Archive for the ‘Photography’ Category

Season’s greetings to all our readers and regulars. I thought I’d post a few photos from my Spain trip last week for a taste of festive cheer.


This is the Plaza at the top of the Calle Marques de Larios in Malaga, which is the wide boulevard shown below the break.


Excerpt from a good article on Scriptonite Daily. Read the whole thing, it has a wide perspective.

C40Stupid, Corrupt, or Both

It was announced this week that the government as agreed a strike price for energy produced by EDF Energy’s planned new nuclear power plants.  The strike price is the price the government guarantees EDF will receive per MegaWatt/Hour of energy produced.  The current market rate is£47.50.  The government has promised EDF £92.80.  Yes, you read that correctly – the UK government has guaranteed EDF Energy twice the market rate.

As with Fracking, the government is using recent energy price hikes by the Big 6 energy firms as a case in favour of New Nuclear – implying or explicitly stating that prices will come down.  However, in agreeing this strike price the government has guaranteed that they will not.  They have fixed the price for energy produced by New Nuclear at twice the market rate.

Another bad deal for the taxpayer and the consumer, brokered by a government that consistently delivers for big business.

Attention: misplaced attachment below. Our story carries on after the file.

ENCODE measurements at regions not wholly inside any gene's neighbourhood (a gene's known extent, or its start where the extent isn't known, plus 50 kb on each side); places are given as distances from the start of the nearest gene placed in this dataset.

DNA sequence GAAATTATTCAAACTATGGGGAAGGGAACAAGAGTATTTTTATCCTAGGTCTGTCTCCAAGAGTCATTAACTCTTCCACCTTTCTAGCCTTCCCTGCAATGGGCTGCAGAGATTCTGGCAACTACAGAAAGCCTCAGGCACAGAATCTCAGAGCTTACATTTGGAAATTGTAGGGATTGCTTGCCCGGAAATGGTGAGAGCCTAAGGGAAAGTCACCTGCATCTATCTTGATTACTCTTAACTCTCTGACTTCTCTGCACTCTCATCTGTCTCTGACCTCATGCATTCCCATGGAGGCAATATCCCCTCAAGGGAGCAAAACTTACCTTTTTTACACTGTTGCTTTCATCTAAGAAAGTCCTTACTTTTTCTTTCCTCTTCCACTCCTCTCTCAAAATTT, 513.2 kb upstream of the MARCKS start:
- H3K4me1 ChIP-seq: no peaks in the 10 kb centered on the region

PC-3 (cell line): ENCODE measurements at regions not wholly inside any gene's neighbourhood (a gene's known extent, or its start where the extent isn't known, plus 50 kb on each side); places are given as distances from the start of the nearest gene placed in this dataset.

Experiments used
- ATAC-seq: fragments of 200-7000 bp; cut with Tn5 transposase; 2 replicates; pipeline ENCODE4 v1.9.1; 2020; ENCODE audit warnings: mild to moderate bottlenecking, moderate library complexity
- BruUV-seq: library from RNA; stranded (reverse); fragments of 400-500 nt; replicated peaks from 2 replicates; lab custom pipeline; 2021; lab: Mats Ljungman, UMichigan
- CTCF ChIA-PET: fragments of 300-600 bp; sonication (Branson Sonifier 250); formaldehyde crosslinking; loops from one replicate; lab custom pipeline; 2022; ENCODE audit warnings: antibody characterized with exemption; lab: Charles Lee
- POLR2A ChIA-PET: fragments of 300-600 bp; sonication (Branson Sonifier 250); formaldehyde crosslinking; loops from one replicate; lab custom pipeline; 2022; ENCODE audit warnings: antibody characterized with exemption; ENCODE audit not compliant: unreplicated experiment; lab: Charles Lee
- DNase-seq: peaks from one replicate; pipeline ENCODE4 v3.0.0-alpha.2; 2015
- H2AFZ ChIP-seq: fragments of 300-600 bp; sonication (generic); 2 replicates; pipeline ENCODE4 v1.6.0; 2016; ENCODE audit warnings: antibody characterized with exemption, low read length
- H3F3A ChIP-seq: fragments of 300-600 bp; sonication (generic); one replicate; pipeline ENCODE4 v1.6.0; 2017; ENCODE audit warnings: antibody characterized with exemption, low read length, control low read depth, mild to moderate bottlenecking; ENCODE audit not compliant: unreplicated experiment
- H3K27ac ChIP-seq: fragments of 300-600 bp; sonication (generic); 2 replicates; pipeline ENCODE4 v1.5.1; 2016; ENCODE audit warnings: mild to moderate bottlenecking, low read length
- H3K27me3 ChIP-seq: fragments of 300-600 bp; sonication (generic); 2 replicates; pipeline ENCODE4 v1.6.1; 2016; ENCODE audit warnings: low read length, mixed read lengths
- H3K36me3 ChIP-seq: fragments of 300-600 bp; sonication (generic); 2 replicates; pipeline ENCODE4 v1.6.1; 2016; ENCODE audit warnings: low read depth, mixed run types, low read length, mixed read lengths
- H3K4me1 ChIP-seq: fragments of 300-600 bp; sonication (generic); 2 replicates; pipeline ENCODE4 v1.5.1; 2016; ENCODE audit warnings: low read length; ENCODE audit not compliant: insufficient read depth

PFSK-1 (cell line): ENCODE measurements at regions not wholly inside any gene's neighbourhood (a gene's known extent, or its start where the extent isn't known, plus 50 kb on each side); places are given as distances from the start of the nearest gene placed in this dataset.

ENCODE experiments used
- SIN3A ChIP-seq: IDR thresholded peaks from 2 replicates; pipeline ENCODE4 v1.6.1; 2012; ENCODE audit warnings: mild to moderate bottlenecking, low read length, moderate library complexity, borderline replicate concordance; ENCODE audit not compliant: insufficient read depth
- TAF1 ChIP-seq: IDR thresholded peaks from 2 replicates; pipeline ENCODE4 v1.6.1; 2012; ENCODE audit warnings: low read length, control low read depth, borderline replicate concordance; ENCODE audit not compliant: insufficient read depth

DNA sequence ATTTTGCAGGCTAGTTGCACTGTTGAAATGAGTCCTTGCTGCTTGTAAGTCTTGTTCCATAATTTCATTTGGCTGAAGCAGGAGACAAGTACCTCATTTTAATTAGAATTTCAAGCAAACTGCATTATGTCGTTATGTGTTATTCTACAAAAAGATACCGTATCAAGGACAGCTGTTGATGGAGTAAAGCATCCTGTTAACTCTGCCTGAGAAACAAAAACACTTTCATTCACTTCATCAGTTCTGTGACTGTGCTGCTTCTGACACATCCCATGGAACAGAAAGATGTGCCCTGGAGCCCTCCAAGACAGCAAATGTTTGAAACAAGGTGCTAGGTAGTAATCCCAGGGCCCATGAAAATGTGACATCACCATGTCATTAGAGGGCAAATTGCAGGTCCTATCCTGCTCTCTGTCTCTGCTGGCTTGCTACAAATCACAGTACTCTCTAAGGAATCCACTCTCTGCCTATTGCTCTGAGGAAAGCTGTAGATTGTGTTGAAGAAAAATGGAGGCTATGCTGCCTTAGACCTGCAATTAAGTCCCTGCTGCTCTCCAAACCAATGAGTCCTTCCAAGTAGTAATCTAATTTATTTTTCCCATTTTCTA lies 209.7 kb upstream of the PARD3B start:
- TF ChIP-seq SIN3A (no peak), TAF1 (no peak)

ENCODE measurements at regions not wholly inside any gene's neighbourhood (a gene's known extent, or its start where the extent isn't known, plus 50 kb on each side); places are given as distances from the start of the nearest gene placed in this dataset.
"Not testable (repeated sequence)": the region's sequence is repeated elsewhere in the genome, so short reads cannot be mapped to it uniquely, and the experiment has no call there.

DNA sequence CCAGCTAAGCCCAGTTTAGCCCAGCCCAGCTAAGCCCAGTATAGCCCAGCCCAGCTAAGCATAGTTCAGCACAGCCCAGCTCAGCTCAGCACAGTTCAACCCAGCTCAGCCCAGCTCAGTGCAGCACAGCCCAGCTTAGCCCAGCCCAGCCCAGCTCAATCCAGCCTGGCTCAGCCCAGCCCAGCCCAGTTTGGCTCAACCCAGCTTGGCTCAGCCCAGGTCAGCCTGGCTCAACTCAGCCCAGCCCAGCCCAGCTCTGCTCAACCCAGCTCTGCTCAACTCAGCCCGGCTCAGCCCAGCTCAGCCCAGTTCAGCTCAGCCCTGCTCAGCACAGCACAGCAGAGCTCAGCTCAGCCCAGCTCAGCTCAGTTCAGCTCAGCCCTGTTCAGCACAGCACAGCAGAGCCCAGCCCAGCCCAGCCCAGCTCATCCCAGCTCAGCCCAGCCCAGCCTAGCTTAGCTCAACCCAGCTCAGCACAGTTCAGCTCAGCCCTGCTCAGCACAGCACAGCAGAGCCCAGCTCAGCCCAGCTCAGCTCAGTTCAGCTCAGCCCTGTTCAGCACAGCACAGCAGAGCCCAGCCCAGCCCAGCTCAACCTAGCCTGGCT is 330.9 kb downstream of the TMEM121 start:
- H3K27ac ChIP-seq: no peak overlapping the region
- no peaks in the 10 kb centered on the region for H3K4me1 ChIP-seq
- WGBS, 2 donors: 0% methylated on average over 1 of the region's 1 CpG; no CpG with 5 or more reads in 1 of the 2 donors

From Spaceref:

Researchers at New Jersey Institute of Technology’s (NJIT) Big Bear Solar Observatory (BBSO) in Big Bear, CA have obtained new and remarkably detailed photos of the Sun with the New Solar Telescope (NST). The photographs reveal never-before-seen details of solar magnetism revealed in photospheric and chromospheric features.


The most precise sunspot image ever taken is shown. With the unprecedented resolution of the Big Bear Solar Observatory’s New Solar Telescope (NST), many, previously unknown, small-scale features are revealed. They include the twisting flows along the penumbra’s less dark filaments, as well as the complicated dynamical motion in the light bridge vertically spanning the darkest part of the umbra, as well as the dark cores of the small bright points (umbra dots) apparent in the umbra. The telescope is currently being upgraded to include the only solar multi-conjugate adaptive optics system to fully correct atmospheric distortion over a wide field of view, as well as the only fully cryogenic solar spectrograph for probing the sun in the near infrared. Other instruments have been brought on-line since 2009, to enable the NST to probe the sun with its full scientific capability for measuring magnetic fields and dynamic events using visible and infrared light. Credit: BBSO/NJIT.

With our new generation visible imaging spectrometer (VIS), the solar atmosphere from the photosphere to the chromosphere, can be monitored in a near real time. 

said Wenda Cao, NJIT Associate Professor of Physics and BBSO Associate Director.


ukenergypolThe prime minister’s adviser on climate change is quitting, Utility Week can exclusively reveal.

Ben Moxham, senior policy adviser on energy and the environment at Number 10, has become the latest in a line of key energy experts to leave government.

Moxham is understood to have become frustrated that climate change has slid down the government’s agenda.

Moxham’s exit is a blow to David Cameron and to his claims made shortly after the election in May 2010 – that the coalition would be “the greenest government ever”.